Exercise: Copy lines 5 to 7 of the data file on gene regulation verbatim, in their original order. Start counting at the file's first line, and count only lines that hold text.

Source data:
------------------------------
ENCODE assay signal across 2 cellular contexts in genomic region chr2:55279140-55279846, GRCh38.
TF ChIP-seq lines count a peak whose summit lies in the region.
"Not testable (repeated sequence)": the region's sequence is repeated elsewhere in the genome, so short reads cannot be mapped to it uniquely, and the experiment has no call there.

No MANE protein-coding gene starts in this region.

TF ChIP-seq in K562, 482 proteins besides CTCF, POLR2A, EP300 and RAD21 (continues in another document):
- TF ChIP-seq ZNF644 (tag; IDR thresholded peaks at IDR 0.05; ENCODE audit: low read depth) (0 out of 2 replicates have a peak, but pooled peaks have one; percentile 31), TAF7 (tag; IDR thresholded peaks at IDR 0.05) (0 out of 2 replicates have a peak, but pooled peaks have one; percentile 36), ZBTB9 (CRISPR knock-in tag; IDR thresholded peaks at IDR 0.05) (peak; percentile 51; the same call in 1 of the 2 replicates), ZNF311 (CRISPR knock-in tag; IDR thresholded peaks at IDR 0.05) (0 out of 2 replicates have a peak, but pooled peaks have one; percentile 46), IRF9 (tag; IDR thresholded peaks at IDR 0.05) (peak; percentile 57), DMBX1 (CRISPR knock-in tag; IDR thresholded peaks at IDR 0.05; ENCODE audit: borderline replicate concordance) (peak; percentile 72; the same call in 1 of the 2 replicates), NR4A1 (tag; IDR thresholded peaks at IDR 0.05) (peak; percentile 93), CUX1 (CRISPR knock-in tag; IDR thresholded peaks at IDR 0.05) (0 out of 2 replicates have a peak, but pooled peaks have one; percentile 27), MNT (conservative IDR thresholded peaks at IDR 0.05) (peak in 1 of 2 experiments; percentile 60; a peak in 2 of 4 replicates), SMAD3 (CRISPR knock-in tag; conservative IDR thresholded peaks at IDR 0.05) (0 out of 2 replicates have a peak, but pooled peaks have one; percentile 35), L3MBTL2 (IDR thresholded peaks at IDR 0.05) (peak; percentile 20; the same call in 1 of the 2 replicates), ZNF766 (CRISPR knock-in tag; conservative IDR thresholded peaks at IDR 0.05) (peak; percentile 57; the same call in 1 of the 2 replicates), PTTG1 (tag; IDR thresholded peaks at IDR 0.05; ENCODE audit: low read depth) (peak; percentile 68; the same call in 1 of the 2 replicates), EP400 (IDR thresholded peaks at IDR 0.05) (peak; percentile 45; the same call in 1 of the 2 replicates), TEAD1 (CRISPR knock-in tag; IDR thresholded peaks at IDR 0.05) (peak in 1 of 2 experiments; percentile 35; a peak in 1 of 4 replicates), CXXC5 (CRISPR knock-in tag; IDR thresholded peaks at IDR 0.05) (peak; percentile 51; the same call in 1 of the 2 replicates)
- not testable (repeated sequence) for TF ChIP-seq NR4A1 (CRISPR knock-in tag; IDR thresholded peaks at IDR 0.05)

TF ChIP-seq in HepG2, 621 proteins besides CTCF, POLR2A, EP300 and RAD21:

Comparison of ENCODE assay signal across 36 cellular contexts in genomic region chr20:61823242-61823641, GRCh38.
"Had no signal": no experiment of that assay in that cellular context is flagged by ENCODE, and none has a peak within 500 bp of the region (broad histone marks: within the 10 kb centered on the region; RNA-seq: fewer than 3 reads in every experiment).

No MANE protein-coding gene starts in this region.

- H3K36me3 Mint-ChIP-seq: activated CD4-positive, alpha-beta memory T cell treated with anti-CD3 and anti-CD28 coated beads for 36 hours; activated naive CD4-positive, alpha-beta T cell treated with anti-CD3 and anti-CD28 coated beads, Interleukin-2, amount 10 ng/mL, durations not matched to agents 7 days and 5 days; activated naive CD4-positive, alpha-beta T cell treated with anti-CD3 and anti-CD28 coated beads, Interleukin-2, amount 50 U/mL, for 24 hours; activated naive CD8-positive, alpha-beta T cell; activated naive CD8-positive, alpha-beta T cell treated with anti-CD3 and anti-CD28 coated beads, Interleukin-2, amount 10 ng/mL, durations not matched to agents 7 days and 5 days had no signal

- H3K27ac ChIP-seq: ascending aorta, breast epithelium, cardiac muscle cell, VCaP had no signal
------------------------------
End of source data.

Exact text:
TF ChIP-seq in K562, 482 proteins besides CTCF, POLR2A, EP300 and RAD21 (continues in another document):
- TF ChIP-seq ZNF644 (tag; IDR thresholded peaks at IDR 0.05; ENCODE audit: low read depth) (0 out of 2 replicates have a peak, but pooled peaks have one; percentile 31), TAF7 (tag; IDR thresholded peaks at IDR 0.05) (0 out of 2 replicates have a peak, but pooled peaks have one; percentile 36), ZBTB9 (CRISPR knock-in tag; IDR thresholded peaks at IDR 0.05) (peak; percentile 51; the same call in 1 of the 2 replicates), ZNF311 (CRISPR knock-in tag; IDR thresholded peaks at IDR 0.05) (0 out of 2 replicates have a peak, but pooled peaks have one; percentile 46), IRF9 (tag; IDR thresholded peaks at IDR 0.05) (peak; percentile 57), DMBX1 (CRISPR knock-in tag; IDR thresholded peaks at IDR 0.05; ENCODE audit: borderline replicate concordance) (peak; percentile 72; the same call in 1 of the 2 replicates), NR4A1 (tag; IDR thresholded peaks at IDR 0.05) (peak; percentile 93), CUX1 (CRISPR knock-in tag; IDR thresholded peaks at IDR 0.05) (0 out of 2 replicates have a peak, but pooled peaks have one; percentile 27), MNT (conservative IDR thresholded peaks at IDR 0.05) (peak in 1 of 2 experiments; percentile 60; a peak in 2 of 4 replicates), SMAD3 (CRISPR knock-in tag; conservative IDR thresholded peaks at IDR 0.05) (0 out of 2 replicates have a peak, but pooled peaks have one; percentile 35), L3MBTL2 (IDR thresholded peaks at IDR 0.05) (peak; percentile 20; the same call in 1 of the 2 replicates), ZNF766 (CRISPR knock-in tag; conservative IDR thresholded peaks at IDR 0.05) (peak; percentile 57; the same call in 1 of the 2 replicates), PTTG1 (tag; IDR thresholded peaks at IDR 0.05; ENCODE audit: low read depth) (peak; percentile 68; the same call in 1 of the 2 replicates), EP400 (IDR thresholded peaks at IDR 0.05) (peak; percentile 45; the same call in 1 of the 2 replicates), TEAD1 (CRISPR knock-in tag; IDR thresholded peaks at IDR 0.05) (peak in 1 of 2 experiments; percentile 35; a peak in 1 of 4 replicates), CXXC5 (CRISPR knock-in tag; IDR thresholded peaks at IDR 0.05) (peak; percentile 51; the same call in 1 of the 2 replicates)
- not testable (repeated sequence) for TF ChIP-seq NR4A1 (CRISPR knock-in tag; IDR thresholded peaks at IDR 0.05)